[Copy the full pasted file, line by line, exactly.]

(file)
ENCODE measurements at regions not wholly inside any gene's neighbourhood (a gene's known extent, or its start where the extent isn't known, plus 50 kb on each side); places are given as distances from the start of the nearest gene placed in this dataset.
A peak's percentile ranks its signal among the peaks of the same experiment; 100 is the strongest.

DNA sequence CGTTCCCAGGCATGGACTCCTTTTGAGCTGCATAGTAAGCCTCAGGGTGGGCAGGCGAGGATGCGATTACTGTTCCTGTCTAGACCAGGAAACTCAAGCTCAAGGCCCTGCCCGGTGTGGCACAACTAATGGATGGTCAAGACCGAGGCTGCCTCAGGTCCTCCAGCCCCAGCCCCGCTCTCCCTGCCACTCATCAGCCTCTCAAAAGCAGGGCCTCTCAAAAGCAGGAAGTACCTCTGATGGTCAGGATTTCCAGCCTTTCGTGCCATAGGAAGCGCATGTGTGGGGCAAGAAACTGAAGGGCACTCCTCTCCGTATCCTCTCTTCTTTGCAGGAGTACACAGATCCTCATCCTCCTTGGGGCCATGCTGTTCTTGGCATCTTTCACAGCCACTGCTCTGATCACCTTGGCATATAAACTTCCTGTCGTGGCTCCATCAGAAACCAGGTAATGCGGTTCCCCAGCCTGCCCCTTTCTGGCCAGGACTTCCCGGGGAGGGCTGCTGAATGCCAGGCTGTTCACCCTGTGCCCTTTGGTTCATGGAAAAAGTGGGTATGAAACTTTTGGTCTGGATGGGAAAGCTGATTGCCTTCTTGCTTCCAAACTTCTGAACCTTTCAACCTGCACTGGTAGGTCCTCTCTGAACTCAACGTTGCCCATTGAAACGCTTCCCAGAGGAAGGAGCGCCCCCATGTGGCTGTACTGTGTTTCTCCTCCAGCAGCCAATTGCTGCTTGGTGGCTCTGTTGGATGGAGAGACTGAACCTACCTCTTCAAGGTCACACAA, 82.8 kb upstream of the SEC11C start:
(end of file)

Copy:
ENCODE measurements at regions not wholly inside any gene's neighbourhood (a gene's known extent, or its start where the extent isn't known, plus 50 kb on each side); places are given as distances from the start of the nearest gene placed in this dataset.
A peak's percentile ranks its signal among the peaks of the same experiment; 100 is the strongest.

DNA sequence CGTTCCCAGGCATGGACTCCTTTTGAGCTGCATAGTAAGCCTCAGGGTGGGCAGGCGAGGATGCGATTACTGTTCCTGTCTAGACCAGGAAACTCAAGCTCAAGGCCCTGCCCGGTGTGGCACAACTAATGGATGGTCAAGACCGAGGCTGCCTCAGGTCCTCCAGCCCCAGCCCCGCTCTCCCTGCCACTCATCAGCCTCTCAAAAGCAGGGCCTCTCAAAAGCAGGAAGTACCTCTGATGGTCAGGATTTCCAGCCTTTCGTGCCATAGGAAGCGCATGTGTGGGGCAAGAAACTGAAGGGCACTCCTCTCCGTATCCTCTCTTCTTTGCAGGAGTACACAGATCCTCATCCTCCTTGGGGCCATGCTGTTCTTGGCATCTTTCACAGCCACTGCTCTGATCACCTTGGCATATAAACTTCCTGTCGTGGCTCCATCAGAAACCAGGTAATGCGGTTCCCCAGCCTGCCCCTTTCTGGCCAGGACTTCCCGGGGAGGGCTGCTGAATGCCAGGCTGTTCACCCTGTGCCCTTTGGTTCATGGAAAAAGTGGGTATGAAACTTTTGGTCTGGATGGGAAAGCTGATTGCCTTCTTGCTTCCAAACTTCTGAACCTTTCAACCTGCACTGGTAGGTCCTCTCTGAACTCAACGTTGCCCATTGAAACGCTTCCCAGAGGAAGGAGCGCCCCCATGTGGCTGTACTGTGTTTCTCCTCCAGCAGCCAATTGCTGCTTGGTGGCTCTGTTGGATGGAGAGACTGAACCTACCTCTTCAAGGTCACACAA, 82.8 kb upstream of the SEC11C start: